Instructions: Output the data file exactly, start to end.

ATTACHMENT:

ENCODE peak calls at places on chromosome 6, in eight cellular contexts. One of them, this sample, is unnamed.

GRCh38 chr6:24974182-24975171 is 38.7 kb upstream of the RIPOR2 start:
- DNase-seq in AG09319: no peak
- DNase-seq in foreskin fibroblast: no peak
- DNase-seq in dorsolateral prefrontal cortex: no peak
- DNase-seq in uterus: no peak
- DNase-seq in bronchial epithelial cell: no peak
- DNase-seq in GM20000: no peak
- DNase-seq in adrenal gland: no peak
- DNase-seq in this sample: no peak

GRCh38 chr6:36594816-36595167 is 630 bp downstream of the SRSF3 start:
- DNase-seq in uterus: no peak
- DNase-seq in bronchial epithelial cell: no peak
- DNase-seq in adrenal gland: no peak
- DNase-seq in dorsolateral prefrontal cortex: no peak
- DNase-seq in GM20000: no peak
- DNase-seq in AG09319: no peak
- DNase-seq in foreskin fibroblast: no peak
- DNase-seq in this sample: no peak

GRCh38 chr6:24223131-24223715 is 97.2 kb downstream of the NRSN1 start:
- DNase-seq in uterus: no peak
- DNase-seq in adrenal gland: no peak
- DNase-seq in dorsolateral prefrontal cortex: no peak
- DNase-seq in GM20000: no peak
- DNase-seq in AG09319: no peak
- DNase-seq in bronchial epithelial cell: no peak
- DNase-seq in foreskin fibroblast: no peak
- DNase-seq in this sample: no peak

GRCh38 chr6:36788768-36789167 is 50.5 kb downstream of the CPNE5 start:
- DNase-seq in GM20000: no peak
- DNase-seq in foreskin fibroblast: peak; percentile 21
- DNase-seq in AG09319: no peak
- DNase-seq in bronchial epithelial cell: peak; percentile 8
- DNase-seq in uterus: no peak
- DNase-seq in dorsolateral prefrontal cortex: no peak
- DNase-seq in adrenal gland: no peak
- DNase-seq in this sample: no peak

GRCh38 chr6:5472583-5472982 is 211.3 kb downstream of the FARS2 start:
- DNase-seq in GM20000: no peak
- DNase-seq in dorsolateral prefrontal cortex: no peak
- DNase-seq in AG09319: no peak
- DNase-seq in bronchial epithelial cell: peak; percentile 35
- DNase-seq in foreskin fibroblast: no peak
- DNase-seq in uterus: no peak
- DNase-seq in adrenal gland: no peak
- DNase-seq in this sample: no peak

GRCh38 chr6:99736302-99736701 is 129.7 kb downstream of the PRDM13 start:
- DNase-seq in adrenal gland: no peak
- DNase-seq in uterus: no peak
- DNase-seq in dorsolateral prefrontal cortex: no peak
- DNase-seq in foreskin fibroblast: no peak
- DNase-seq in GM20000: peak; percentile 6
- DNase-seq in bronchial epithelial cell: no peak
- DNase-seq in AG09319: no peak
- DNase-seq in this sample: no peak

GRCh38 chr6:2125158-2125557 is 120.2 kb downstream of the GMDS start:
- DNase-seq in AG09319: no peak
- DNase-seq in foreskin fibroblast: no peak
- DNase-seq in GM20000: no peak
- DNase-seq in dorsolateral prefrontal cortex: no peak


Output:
ENCODE peak calls at places on chromosome 6, in eight cellular contexts. One of them, this sample, is unnamed.

GRCh38 chr6:24974182-24975171 is 38.7 kb upstream of the RIPOR2 start:
- DNase-seq in AG09319: no peak
- DNase-seq in foreskin fibroblast: no peak
- DNase-seq in dorsolateral prefrontal cortex: no peak
- DNase-seq in uterus: no peak
- DNase-seq in bronchial epithelial cell: no peak
- DNase-seq in GM20000: no peak
- DNase-seq in adrenal gland: no peak
- DNase-seq in this sample: no peak

GRCh38 chr6:36594816-36595167 is 630 bp downstream of the SRSF3 start:
- DNase-seq in uterus: no peak
- DNase-seq in bronchial epithelial cell: no peak
- DNase-seq in adrenal gland: no peak
- DNase-seq in dorsolateral prefrontal cortex: no peak
- DNase-seq in GM20000: no peak
- DNase-seq in AG09319: no peak
- DNase-seq in foreskin fibroblast: no peak
- DNase-seq in this sample: no peak

GRCh38 chr6:24223131-24223715 is 97.2 kb downstream of the NRSN1 start:
- DNase-seq in uterus: no peak
- DNase-seq in adrenal gland: no peak
- DNase-seq in dorsolateral prefrontal cortex: no peak
- DNase-seq in GM20000: no peak
- DNase-seq in AG09319: no peak
- DNase-seq in bronchial epithelial cell: no peak
- DNase-seq in foreskin fibroblast: no peak
- DNase-seq in this sample: no peak

GRCh38 chr6:36788768-36789167 is 50.5 kb downstream of the CPNE5 start:
- DNase-seq in GM20000: no peak
- DNase-seq in foreskin fibroblast: peak; percentile 21
- DNase-seq in AG09319: no peak
- DNase-seq in bronchial epithelial cell: peak; percentile 8
- DNase-seq in uterus: no peak
- DNase-seq in dorsolateral prefrontal cortex: no peak
- DNase-seq in adrenal gland: no peak
- DNase-seq in this sample: no peak

GRCh38 chr6:5472583-5472982 is 211.3 kb downstream of the FARS2 start:
- DNase-seq in GM20000: no peak
- DNase-seq in dorsolateral prefrontal cortex: no peak
- DNase-seq in AG09319: no peak
- DNase-seq in bronchial epithelial cell: peak; percentile 35
- DNase-seq in foreskin fibroblast: no peak
- DNase-seq in uterus: no peak
- DNase-seq in adrenal gland: no peak
- DNase-seq in this sample: no peak

GRCh38 chr6:99736302-99736701 is 129.7 kb downstream of the PRDM13 start:
- DNase-seq in adrenal gland: no peak
- DNase-seq in uterus: no peak
- DNase-seq in dorsolateral prefrontal cortex: no peak
- DNase-seq in foreskin fibroblast: no peak
- DNase-seq in GM20000: peak; percentile 6
- DNase-seq in bronchial epithelial cell: no peak
- DNase-seq in AG09319: no peak
- DNase-seq in this sample: no peak

GRCh38 chr6:2125158-2125557 is 120.2 kb downstream of the GMDS start:
- DNase-seq in AG09319: no peak
- DNase-seq in foreskin fibroblast: no peak
- DNase-seq in GM20000: no peak
- DNase-seq in dorsolateral prefrontal cortex: no peak